Throughout the 2013 Ulster Senior Championship, Ulster GAA will be compiling a report of the key statistics from each match. The reports will look at a range of factors contributing to game play, including possession breakdown, kick out success, possession to scores ratios and turnover stats.
The purpose of this project is to identify the key differences between team performance, and possibly help pin point where the key differences existed. Ultimately, it is hoped to identify the key area each team needs to address ahead of their next championship outing in 2013.
Ball in Play
The FRC made proposals earlier this year to introduce a public time clock and also to lengthen senior county matches to 40 minutes per half. Part of the rationale for both of these proposals was the issue of active game time in a 70 minute match. An in depth study had highlighted that active game time in 70 minute games was generally less than 35 minutes, when allowing for all stoppages. The statistics from the Cavan v Armagh further highlight the issue of active game time. Figure 1 below demonstrates that the ball was ‘in-play’ for 32 minutes and 54 seconds, which equated to only 44% of the game time. The graph also highlights that the ball was ‘dead’ for 41 minutes 49 seconds of the game time.
Possession is a common statistic measured when observing game play. There is little or no relationship between possession and success, however, it is interesting to observe differing tactical approaches and how this may correlate with possession and outcome. Figure 2 below shows the first half possession balance.
Despite the equally balanced possession, Cavan were leading by 1-06 (9) to 0-04 at half time. The 5 point lead may have contributed to the possession balance in the 2nd half being in Armagh’s favour, as shown in figure 3.
Overall possession balance again reinforces the theory that greater possession share does not necessarily translate to overall success.
There is a long standing belief in Gaelic football that primary possession, won from kick outs, is essential to a team’s chance of success. That said, as the game evolves and the tactical approaches vary from team to team, it has been suggested that primary possession is no longer vital to a team’s prospects of winning the match. Figure 5 reveals that Armagh were dominant in this area during Sunday’s match, and therefore offers further support to the argument that primary possession success is not important in relation to match outcome.
Possession to Scores Ratios
With Armagh seemingly superior in possession measure displayed above it is important to identify why this superiority was not converted to a successful outcome. An effective way to measure how efficient a team is with possession is to measure:
1) How many possessions are converted to attacks (pass the opposition 45m line);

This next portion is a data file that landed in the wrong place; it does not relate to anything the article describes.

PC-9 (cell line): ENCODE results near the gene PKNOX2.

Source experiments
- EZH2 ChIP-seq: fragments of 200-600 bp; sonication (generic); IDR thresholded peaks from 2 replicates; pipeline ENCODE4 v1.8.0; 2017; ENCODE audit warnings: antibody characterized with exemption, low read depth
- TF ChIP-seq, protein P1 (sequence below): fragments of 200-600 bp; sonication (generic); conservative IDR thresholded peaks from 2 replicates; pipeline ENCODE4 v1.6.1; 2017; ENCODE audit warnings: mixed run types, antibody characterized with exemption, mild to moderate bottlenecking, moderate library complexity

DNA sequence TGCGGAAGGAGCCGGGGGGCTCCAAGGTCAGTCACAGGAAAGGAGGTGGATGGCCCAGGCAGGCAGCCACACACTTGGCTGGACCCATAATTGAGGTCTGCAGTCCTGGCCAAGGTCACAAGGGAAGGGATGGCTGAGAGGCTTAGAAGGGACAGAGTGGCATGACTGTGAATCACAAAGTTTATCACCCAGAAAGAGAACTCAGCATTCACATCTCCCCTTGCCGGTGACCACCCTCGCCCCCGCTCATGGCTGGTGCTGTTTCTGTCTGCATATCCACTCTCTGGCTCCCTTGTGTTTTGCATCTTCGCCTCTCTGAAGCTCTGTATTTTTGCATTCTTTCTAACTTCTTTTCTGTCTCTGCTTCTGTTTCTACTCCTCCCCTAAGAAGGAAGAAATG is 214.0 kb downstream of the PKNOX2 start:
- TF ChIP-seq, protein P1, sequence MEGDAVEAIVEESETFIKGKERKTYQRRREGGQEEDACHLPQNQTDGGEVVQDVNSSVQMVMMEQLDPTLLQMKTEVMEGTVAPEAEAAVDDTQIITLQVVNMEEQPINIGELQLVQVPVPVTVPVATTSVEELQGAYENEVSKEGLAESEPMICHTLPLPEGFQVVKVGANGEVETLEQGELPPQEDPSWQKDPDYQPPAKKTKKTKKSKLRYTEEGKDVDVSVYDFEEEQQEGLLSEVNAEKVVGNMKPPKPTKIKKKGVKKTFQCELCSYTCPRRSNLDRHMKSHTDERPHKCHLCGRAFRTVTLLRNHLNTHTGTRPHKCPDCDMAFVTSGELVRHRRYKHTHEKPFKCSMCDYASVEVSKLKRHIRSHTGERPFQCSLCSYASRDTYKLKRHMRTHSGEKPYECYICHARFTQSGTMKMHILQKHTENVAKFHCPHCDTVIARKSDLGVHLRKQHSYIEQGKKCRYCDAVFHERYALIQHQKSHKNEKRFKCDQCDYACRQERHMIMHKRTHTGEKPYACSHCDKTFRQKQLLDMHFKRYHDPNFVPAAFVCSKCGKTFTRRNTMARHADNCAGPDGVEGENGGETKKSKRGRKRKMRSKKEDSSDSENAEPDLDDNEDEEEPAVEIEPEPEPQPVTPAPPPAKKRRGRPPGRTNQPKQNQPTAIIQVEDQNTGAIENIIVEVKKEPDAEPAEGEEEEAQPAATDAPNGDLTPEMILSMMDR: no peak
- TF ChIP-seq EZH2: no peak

2) How many attacks are converted to a shot (goal or point, from set play or open play);
3) How many shots are converted to scores (goals or points).
As expected, Armagh has a superior number of possessions, and were also able to convert a similar percentage of these possessions to attacks: Cavan – 71%, Armagh 75%. However, it appears Armagh were less effective at converting their possession to shots: Cavan – 59% of all possessions, Armagh – 51% of all possessions. Ultimately, Cavan were able to convert 31% of all possessions to scores, while in contrast Armagh could only convert 21% of all possessions to scores.
As figure 6 depicts, Armagh were less efficient at converting attacks to shots, which would suggest that they have lost possession before creating the shooting opportunity. A simple analysis of the turnover statistics from the match highlights where the main differences lay between both teams.
It is clearly evident from figure 7 that the volume of turnovers has cost Armagh, in terms of giving up possession before creating the shooting chance. And even more evident is the fact that Armagh lost 11 possessions in the tackle, when compared to only 1 such turnover by Cavan.
In summary, despite the evidence that Armagh were able to secure primary possession much better than Cavan, and in turn a greater possession share throughout the entire match, they were much less efficient with the possession. Both teams were able to convert a similar volume of possessions into attacks, but Cavan were much more effective and manufacturing the scoring opportunity and subsequently and generating scores.
While the result of the match is the clear positive for Cavan, they must take note of the possession statistics, in particular the volume of kick outs won by the opposition. Going forward, if they meet a team more effective at converting possession to scoring chances they will likely suffer defeat. On the other hand, they should be satisfied with excellent conversion rates between possessions and scores.
Despite the result, Armagh must look at the major positive from this match, and that is the volume of primary possession secured from kick outs. Training focus ahead of the first round of the All- Ireland qualifier series must focus on utilisation of this possession and creation of scoring chances.
For further information please contact Kevin McGuigan on email@example.com